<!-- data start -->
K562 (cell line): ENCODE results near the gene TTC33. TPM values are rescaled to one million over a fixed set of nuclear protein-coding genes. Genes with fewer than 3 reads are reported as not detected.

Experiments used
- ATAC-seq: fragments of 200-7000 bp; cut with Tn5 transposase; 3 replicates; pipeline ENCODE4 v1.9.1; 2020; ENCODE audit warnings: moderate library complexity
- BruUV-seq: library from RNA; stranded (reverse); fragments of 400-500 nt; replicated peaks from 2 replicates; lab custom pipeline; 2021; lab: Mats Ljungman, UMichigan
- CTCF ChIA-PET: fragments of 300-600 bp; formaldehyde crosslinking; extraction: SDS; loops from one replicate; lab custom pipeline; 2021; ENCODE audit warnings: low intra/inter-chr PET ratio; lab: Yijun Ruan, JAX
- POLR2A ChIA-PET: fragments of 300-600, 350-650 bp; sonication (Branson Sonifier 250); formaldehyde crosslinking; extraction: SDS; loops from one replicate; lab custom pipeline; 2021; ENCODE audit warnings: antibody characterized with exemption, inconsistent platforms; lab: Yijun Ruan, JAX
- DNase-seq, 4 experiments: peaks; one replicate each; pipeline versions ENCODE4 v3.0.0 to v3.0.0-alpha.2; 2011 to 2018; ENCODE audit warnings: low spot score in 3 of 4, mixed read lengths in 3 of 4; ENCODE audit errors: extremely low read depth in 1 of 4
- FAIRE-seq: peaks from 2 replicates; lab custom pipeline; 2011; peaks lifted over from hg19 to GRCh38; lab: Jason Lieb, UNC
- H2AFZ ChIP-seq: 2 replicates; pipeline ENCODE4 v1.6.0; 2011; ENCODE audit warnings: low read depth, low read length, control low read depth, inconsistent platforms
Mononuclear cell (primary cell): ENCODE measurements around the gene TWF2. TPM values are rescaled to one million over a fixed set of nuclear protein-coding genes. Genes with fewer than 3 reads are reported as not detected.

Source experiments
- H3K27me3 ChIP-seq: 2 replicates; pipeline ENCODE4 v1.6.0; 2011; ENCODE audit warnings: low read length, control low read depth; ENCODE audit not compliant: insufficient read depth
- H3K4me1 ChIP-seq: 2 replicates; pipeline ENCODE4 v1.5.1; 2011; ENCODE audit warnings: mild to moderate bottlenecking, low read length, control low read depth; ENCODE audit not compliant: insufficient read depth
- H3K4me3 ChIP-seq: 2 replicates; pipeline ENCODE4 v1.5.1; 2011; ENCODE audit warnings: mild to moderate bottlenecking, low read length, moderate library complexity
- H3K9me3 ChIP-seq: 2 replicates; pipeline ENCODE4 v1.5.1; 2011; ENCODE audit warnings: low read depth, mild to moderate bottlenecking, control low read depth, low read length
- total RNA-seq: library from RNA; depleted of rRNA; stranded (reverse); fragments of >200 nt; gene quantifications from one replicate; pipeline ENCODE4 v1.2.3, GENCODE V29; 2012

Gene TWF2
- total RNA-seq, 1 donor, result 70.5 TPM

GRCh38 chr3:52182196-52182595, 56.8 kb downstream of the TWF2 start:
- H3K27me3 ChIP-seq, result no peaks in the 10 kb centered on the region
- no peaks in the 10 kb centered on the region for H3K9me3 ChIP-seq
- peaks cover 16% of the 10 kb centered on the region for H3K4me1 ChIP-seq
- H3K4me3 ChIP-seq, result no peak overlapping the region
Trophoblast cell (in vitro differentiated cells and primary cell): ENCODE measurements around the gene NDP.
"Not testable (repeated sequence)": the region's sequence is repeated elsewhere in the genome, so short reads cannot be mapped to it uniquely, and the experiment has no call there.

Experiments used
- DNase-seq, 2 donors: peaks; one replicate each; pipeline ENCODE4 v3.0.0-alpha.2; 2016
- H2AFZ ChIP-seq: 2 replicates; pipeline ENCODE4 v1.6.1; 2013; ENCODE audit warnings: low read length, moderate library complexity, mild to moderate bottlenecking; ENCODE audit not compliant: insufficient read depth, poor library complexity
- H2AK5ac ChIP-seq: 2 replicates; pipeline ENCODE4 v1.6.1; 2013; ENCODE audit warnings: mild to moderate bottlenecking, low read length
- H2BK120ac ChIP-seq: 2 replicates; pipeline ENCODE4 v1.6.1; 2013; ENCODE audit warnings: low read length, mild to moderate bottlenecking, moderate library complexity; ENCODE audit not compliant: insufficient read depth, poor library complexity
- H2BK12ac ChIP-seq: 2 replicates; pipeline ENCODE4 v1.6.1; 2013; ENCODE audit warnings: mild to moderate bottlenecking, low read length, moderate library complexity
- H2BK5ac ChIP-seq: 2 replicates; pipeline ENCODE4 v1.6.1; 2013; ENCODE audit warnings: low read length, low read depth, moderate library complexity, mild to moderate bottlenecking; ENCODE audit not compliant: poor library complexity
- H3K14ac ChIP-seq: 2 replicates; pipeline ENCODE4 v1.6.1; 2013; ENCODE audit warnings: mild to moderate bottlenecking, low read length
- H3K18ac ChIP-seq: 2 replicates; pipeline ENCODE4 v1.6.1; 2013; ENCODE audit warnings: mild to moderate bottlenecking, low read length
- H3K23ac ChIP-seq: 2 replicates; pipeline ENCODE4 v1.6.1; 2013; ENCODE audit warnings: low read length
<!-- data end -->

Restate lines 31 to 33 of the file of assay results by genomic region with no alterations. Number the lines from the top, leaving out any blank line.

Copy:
- H2BK12ac ChIP-seq: 2 replicates; pipeline ENCODE4 v1.6.1; 2013; ENCODE audit warnings: mild to moderate bottlenecking, low read length, moderate library complexity
- H2BK5ac ChIP-seq: 2 replicates; pipeline ENCODE4 v1.6.1; 2013; ENCODE audit warnings: low read length, low read depth, moderate library complexity, mild to moderate bottlenecking; ENCODE audit not compliant: poor library complexity
- H3K14ac ChIP-seq: 2 replicates; pipeline ENCODE4 v1.6.1; 2013; ENCODE audit warnings: mild to moderate bottlenecking, low read length